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A GH3-like gene, CcGH3, isolated from Capsicum chinense L. fruit is regulated by auxin and ethylene

Liu, K., Kang, B.C., Jiang, H., Moore, S.L., Li, H., Watkins, C.B., Setter, T.L., Jahn, M.M.
Plant molecular biology 2005 v.58 no.4 pp. 447-464
Capsicum chinense, hot peppers, complementary DNA, genes, Solanum lycopersicum var. lycopersicum, tomatoes, promoter regions, nucleotide sequences, amino acid sequences, gene expression, messenger RNA, gene expression regulation, shoots, flowers, buds, calyx, corolla, fruits (plant anatomy), fruiting, auxins, ethylene, ripening, naphthaleneacetic acid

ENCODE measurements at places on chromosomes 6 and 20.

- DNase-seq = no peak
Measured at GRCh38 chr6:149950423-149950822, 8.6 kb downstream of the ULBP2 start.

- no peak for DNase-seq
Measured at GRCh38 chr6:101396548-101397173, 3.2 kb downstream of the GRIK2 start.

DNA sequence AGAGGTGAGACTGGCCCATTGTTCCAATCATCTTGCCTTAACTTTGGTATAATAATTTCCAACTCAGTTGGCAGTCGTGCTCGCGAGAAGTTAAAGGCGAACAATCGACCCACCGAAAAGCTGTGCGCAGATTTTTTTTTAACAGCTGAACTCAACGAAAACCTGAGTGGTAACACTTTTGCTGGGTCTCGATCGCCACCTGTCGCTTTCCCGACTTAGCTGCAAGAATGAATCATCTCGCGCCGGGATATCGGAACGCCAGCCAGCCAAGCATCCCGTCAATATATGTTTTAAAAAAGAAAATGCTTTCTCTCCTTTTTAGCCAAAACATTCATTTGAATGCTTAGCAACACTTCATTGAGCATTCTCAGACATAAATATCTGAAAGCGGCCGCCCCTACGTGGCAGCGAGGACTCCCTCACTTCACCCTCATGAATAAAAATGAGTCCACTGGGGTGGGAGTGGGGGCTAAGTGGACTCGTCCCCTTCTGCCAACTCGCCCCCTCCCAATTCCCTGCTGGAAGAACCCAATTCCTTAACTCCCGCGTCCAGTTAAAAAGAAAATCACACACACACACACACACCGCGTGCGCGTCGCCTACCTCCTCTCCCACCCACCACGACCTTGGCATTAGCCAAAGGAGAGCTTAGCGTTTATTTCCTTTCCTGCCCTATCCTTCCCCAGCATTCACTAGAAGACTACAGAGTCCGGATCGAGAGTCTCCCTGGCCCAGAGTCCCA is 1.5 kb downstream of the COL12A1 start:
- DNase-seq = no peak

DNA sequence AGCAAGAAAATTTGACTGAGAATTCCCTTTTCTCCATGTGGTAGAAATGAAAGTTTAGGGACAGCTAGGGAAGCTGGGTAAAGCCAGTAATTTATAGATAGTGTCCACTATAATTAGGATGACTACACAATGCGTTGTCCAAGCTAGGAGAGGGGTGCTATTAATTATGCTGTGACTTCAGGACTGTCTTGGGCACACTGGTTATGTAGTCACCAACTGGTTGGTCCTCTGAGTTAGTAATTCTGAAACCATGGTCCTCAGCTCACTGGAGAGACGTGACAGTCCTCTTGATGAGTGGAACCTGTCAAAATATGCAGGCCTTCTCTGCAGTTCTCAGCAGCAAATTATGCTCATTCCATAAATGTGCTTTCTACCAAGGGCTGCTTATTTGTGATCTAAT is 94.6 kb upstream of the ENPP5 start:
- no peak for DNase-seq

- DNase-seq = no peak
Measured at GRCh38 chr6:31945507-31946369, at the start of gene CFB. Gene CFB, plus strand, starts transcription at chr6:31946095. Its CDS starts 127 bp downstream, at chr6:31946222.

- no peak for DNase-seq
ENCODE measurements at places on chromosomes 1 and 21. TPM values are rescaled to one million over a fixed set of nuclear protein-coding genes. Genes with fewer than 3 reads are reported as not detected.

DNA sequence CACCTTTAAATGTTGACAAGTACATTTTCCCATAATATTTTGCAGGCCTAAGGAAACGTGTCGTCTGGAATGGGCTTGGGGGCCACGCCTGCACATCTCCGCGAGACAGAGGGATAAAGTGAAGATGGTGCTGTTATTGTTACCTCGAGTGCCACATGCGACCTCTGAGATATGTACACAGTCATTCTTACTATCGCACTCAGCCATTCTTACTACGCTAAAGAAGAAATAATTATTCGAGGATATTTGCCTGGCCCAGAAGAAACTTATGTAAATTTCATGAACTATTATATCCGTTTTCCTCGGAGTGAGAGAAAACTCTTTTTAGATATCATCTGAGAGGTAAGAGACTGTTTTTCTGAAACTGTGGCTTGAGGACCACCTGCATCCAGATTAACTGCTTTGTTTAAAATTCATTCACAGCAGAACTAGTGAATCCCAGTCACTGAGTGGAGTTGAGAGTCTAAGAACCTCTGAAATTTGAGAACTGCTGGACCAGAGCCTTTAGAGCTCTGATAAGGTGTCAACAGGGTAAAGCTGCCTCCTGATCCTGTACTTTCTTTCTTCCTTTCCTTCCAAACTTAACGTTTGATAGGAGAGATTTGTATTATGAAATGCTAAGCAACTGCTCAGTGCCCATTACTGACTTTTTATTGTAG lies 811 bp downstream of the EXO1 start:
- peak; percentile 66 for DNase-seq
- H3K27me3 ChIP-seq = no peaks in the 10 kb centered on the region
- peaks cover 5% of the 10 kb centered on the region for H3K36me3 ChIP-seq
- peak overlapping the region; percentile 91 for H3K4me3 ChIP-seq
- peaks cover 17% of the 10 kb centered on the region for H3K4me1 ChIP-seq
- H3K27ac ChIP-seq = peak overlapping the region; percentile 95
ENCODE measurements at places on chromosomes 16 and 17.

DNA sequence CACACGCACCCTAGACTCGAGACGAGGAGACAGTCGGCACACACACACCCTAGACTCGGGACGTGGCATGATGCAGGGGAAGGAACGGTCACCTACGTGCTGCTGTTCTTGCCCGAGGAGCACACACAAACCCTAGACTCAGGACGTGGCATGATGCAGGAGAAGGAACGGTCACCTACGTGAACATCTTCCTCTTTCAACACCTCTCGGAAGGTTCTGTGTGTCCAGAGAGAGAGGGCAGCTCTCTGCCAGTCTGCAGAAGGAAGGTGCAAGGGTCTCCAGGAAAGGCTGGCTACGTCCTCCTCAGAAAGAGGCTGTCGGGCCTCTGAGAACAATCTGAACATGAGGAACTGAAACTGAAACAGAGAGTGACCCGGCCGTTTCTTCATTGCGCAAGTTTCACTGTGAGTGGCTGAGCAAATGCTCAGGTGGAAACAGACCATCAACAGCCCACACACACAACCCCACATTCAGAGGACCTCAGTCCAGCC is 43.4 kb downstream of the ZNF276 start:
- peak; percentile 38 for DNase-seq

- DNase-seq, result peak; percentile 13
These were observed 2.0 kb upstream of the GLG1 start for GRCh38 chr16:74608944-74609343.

Auxin, which has been implicated in multiple biochemical and physiological processes, elicits three classes of genes (Aux/IAAs, SAURs and GH3s) that have been characterized by their early or primary responses to the hormone. A new GH3-like gene was identified from a suppressive subtraction hybridization (SSH) library of pungent pepper (Capsicum chinense L.) cDNAs. This gene, CcGH3, possessed several auxin- and ethylene-inducible elements in the putative promoter region. Upon further investigation, CcGH3 was shown to be auxin-inducible in shoots, flower buds, sepals, petals and most notably ripening and mature pericarp and placenta. Paradoxically, this gene was expressed in fruit when auxin levels were decreasing, consistent with ethylene-inducibility. Further experiments demonstrated that CcGH3 was induced by endogenous ethylene, and that transcript accumulation was inhibited by 1-methylcyclopropene, an inhibitor of ethylene perception. When over-expressed in tomato, CcGH3 hastened ripening of ethylene-treated fruit. These results implicate CcGH3 as a factor in auxin and ethylene regulation of fruit ripening and suggest that it may be a point of intersection in the signaling by these two hormones.